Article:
Pavarotti performs at the People’s Assembly in Peking, China — Photo: by Vittoriano Rastelli/CORBIS/Corbis via Getty Images
Of the many hours that must exist of Luciano Pavarotti on-camera talking about singing and himself, director Ron Howard has pinpointed just the right moment to frame the lucid, entertaining documentary portrait Pavarotti (★★★½).
In what appears to be a home movie, an off-camera interviewer asks the singer, late in his life, how he’d like to be remembered. Interpreting the question as a performer, he responds humbly about bringing opera to the people. Pressing further, the person asks Pavarotti how he’d like to be remembered as a man — and before answering, the man pauses. The film pauses with him, taking a deep breath before singing Pavarotti’s story with a fullness and clarity he might have appreciated.
The famously gregarious man from Modena might also have appreciated that his first wife, Adua Veroni, his second wife, Nicoletta Mantovani, his longtime inamorata, soprano Madelyn Renée, and all three of his adult daughters with Veroni appear on-camera to sing his praises. The truth they tell might sting a little, but even when discussing bitter arguments and separations, the women who loved him still love him, as do millions who knew only his music.
The film keeps that affection intact, by focusing as much on his music as on the biographical details of his life, and by evading discussion of exact timelines for when certain love affairs began, and others ended. But then, no one familiar with Ron Howard’s filmography should come to Pavarotti expecting exposé. Rather, this is a film about all there was to love about Pavarotti. It’s a tribute to how he filled spaced with his large presence, charisma, and that voice.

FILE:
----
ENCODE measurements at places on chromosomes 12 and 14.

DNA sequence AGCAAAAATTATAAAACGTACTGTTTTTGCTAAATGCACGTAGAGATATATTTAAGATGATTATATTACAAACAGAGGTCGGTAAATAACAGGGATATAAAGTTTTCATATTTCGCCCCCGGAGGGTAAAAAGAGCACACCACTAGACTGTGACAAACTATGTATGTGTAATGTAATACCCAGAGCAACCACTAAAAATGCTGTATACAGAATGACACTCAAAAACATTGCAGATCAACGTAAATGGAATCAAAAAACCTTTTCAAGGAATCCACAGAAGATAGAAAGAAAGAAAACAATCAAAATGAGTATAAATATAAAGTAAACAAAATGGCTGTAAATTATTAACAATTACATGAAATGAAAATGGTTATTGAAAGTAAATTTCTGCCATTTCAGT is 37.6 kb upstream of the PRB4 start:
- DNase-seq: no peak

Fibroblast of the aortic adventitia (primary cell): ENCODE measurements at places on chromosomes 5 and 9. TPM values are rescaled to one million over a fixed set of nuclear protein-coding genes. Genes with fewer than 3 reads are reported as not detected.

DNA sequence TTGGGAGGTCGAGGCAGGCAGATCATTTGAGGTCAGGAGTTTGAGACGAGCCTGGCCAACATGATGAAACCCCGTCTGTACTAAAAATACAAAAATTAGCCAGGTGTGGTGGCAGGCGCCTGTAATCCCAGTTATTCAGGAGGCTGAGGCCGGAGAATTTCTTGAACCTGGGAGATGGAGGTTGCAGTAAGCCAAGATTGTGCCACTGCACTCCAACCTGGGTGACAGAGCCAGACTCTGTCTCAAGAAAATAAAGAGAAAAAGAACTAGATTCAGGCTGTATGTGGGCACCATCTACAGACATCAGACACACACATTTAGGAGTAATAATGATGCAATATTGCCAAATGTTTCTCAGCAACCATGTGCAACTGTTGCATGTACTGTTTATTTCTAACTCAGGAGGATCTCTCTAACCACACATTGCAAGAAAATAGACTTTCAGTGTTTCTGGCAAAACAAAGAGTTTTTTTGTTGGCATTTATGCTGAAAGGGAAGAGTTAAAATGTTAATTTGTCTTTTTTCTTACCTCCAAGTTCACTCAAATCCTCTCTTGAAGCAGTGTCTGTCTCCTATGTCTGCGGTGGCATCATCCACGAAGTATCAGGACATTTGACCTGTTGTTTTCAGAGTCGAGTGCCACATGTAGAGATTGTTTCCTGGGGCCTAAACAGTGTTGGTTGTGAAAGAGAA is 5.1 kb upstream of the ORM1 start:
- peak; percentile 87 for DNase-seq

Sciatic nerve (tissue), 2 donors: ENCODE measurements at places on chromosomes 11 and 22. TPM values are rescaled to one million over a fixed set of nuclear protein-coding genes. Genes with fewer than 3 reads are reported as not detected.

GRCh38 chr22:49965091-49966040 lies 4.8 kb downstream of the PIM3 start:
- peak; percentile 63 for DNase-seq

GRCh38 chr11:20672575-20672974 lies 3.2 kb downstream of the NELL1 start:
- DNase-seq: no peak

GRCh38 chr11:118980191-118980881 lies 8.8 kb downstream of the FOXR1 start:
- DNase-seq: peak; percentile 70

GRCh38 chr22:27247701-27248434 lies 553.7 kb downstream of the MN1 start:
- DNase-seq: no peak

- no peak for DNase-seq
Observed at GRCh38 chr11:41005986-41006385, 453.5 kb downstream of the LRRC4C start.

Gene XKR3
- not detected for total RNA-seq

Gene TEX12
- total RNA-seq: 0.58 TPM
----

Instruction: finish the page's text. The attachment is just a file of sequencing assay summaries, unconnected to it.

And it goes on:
A gift and a burden, he called his voice, and, in one scene, his nerves are palpable as he enters the stage reciting his usual maxim, “I go to die.” His passionate personality is fully on display in archival footage and news clips, and in the stories told about him by friends and colleagues like Placido Domingo, José Carreras, Angela Gheorghiu, and Bono, who offers astute insight into what made Pavarotti so great a singer.
Howard and editor Paul Crowder, who also cut the director’s award-winning 2016 documentary The Beatles: Eight Days a Week — The Touring Years, offer ample performance footage — including from the first Three Tenors concert — to drive home the argument that Pavarotti was the tenor of our age. “Luciano, the one and only,” says Gheorghiu, who also elucidates the specialness of a male voice producing a high “C.”
Opera fans might wish for greater technical detail about Pavarotti’s musicianship, or more critical consideration of his abilities, than what they’ll find here. But few will be disappointed to see and hear a young, clean-shaven Luciano singing Rodolfo in La Bohème, or to bask in the glory of his solo “Nessun Dorma” at the Three Tenors concert.
By the time the film returns to the question of how Pavarotti would like to be remembered, the man’s answer, hopeful and honest, tells us all we need to know.
Pavarotti is rated PG-13, and opens June 7 at AMC Mazza Gallerie, ArcLight Bethesda, and Angelika Film Center Mosaic in Merrifield. Visitwww.fandango.com.
André Hereford covers arts and entertainment for Metro Weekly. He can be reached at email@example.com. Follow him on Twitter at @here4andre.
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